Photographer Elly Foster demurred, claiming, “As much as I would like to be in the company of such elite fools, I regretfully decline.” Susan Ford declined with the dubious endorsement, “This is crazy. I just love it.”
A smattering accepted. Josh switched to e-mail for those doomed runners, twice sending out race updates and bad news about hills and heat—six days before and 48 hours before. Those messages were addressed to “Masochists,” and ended with the signature “Sadist.” The last one announced, “You have only 48 hours until the soul in your shoes start to melt.” It’s not clear that the word “soul” in the place of “sole” was really a spelling error.
In any event, Sunday came, as it always does. Trees stretched their early morning shadows across the 14 runners standing on the pavement before the Recreation Center, where Queen City Timing had set up an electronic start/finish line.
We shoved off.
Josh was hoping to win his own marathon, but he was afraid of Gary Krugger, a compact, angular runner from Edinboro, Pennsylvania, who wears a plaited ponytail hanging to his waist and who had won the 2010 University of Okoboji Marathon. They took off together. The rest of us strung along behind, trotting along at various speeds.
The race dragged on. For me, it would be a special challenge to just finish. The night before I’d run the Race After Dark 8K (5 miles), which had started at 8:58 p.m. By the time I’d finished, taken a shower and had a snack, I got in bed around midnight. And I had to get up at 5 a.m. for the Marathon. I got precious little sleep. But there was a bigger factor than sleep deprivation—rest.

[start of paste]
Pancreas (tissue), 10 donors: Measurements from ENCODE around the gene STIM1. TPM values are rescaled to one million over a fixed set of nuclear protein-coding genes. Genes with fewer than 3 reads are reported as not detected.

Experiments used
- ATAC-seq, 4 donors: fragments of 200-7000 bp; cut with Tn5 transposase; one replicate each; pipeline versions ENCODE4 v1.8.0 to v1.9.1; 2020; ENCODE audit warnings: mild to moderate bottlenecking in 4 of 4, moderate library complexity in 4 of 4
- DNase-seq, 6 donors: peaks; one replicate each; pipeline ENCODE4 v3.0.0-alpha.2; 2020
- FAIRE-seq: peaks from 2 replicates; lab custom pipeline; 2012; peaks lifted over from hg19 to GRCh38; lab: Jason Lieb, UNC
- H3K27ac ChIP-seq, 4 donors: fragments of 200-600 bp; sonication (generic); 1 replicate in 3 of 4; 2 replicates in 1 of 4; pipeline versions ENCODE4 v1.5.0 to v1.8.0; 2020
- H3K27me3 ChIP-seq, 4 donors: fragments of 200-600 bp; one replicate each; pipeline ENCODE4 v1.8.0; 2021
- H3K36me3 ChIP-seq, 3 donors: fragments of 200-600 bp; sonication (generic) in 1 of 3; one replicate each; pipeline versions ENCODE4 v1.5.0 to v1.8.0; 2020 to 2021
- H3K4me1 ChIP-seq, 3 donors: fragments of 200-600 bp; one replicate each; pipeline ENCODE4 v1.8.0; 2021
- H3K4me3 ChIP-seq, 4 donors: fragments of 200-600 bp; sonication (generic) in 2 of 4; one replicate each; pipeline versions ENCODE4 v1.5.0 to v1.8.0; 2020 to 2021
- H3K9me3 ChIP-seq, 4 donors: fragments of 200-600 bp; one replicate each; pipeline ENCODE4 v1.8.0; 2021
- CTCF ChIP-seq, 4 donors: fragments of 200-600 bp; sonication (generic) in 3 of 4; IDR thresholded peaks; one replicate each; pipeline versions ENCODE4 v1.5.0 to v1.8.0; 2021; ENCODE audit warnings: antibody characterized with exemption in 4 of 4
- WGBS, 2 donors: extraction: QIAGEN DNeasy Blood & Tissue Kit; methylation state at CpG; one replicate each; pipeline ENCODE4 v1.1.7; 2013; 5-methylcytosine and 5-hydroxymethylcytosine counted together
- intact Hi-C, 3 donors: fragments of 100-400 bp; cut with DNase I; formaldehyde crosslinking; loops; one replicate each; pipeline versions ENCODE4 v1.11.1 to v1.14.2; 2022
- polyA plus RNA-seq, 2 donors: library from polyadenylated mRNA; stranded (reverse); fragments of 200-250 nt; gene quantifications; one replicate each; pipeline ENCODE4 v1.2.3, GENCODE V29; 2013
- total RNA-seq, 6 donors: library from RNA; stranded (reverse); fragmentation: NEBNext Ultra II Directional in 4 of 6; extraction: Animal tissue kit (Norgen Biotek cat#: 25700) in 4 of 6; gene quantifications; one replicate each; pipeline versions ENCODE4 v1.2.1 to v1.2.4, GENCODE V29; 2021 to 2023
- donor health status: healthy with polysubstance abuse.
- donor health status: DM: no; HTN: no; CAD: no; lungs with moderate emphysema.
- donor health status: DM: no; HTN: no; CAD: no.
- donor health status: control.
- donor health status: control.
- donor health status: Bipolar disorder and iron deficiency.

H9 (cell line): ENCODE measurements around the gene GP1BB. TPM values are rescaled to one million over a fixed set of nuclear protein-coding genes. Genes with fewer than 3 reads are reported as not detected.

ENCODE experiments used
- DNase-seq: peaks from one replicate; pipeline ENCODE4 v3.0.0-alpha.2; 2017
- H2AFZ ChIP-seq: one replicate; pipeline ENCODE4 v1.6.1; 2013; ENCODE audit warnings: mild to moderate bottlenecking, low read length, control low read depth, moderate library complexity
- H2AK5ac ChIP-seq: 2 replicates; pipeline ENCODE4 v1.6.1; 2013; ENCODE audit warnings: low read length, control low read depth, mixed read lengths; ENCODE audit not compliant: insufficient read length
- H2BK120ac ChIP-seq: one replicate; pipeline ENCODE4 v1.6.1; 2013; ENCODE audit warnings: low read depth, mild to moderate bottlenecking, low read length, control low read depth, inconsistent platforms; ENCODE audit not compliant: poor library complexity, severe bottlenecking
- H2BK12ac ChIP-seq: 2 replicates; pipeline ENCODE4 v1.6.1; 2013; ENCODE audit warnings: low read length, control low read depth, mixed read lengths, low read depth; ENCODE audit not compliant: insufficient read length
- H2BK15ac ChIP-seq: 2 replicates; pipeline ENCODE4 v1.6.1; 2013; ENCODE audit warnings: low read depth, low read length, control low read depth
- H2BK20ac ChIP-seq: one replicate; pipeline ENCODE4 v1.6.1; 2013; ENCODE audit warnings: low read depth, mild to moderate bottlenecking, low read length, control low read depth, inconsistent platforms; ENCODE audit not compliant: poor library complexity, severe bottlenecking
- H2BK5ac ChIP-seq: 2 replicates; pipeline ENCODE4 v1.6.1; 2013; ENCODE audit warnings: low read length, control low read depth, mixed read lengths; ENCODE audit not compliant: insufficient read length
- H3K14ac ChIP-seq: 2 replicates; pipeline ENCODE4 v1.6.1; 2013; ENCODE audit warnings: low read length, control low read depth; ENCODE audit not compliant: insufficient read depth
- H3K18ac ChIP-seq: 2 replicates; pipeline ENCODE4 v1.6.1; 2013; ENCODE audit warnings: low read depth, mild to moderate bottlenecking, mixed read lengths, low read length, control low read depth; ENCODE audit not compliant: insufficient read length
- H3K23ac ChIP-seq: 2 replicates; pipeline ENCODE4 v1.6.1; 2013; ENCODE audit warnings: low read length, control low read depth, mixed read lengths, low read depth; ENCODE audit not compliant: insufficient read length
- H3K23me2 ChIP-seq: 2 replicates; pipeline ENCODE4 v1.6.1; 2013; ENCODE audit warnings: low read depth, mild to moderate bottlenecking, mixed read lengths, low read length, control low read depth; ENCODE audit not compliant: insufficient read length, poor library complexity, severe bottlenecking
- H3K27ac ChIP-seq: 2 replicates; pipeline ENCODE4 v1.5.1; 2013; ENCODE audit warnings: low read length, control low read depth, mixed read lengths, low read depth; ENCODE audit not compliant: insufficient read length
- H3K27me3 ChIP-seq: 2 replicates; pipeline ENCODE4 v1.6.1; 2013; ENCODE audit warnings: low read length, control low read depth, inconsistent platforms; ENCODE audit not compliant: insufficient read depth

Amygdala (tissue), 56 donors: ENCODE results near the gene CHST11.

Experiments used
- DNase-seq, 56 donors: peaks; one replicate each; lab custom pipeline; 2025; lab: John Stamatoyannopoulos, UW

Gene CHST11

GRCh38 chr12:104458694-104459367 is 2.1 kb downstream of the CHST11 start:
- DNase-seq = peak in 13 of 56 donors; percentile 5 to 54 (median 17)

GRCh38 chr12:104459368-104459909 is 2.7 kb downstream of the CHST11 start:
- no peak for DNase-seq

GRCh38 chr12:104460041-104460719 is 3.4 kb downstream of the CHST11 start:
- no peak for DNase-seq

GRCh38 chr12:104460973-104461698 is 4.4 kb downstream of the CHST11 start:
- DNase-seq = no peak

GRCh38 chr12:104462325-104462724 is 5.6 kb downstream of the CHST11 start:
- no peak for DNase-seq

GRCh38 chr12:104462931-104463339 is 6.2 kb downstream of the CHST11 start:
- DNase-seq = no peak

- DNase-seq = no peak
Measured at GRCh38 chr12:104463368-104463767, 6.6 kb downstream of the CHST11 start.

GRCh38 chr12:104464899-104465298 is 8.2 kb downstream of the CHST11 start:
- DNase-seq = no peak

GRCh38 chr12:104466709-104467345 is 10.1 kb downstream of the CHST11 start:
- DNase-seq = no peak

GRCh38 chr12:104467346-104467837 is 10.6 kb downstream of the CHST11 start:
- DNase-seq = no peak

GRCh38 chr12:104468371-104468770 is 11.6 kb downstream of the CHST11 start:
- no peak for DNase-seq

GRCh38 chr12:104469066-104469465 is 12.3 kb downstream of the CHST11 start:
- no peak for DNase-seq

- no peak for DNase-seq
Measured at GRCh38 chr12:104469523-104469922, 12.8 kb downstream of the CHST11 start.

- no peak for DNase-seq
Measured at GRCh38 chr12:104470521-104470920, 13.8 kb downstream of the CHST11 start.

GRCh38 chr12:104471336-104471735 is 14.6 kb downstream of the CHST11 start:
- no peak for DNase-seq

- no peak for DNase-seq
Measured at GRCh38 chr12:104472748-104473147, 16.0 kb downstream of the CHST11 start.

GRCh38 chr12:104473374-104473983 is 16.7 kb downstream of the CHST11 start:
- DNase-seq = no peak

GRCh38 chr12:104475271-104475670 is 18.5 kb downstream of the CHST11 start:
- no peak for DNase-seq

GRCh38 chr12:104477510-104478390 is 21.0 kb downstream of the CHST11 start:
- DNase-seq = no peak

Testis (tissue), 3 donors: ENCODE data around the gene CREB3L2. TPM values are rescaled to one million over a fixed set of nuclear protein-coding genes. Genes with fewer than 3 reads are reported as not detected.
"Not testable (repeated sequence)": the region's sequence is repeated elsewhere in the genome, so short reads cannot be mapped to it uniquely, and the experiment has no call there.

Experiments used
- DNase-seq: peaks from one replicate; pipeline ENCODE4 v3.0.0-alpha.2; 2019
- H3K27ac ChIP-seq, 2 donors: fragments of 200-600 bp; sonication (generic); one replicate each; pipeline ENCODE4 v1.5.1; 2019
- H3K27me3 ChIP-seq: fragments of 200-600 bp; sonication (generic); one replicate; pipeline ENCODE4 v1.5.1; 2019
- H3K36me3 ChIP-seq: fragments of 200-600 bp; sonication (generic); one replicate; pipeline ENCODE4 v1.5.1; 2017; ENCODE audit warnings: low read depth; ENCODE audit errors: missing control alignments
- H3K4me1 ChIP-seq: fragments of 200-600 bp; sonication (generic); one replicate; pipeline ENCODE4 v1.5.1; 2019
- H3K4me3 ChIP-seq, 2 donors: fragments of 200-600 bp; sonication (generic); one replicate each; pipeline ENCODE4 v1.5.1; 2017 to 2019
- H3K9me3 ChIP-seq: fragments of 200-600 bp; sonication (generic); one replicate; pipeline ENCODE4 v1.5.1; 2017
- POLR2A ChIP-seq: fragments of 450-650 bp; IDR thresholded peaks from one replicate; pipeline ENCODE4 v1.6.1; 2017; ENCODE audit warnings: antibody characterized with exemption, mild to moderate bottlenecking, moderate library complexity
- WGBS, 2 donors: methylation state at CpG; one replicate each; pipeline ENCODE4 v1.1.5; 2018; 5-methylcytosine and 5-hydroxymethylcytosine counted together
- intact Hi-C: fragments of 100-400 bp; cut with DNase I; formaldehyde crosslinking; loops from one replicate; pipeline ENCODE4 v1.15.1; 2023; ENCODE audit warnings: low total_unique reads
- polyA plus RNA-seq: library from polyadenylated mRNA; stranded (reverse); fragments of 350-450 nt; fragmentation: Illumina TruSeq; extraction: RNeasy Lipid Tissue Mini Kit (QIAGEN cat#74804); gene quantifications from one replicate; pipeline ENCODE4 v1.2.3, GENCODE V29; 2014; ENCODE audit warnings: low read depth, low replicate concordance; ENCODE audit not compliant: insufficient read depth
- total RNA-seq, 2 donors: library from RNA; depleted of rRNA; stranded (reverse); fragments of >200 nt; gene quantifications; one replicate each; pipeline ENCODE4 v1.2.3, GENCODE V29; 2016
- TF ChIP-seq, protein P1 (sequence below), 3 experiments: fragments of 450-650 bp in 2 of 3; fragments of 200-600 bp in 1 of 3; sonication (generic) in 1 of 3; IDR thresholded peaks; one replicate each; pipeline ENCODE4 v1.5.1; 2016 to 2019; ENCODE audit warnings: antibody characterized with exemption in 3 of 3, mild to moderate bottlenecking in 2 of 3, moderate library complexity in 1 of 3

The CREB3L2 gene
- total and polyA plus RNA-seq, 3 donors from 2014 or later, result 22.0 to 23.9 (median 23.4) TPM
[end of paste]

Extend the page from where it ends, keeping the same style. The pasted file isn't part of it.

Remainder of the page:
In lieu of competing in that 8K—a race he could have won, along with its prize money—Josh elected to pace me through the distance. His high-tech runner’s watch reads out instantaneous pace, distance, and elapsed time.
The state record for a 70-year old male is 37:00, and I was hoping to break it. Josh’s pacing helped me do that. I finished in 33:58, running an average pace of 6:48 per mile. I ran a pending state record, I was the first finisher over 55, and I won $100 prize money.
I had gone all out and saved nothing for the next morning’s marathon. In the last half-mile stretch my speed had steadily increased to 6:15. But at a terrible cost.
Now knee-deep in the marathon, I had to pay. I could only go slowly, a reality the heat would help assure.
On my first outbound pass toward the school I met extreme runner Angela Ivory. She is fighting cancer and cannot run as fast as she once could. After a bout some seven years ago, the cancer recently metastasized to her spine and has since spread to her liver, lung, and skull. Josh gave her an early start so that she would not finish so late in the day. She has completed some 170 marathons and 100-plus ultramarathons. A wounded warrior, she soldiers on.
Despite the heat and threat of cramps, my race ironically passed pleasantly. Ha! Thanks to going slow. It’s the racing that makes it hard, not the distance.
Drama started on my fourth lap. As I approached the boat ramp someone was calling. I turned to see Josh 100 yards behind. He was in his fifth and final lap, a lap ahead of me. He was alone and in the lead, but he had blown up.
I stood waiting. He was reduced to walking. He wanted company to help him keep going.
“Go with me,” he said.
He had done as much for me the night before. We went into the woods together.
“Dallas, this sucks.”
He was irrational, afraid Gary Krugger was going to catch him. Although Krugger was nowhere to be seen, Josh kept mumbling pace numbers: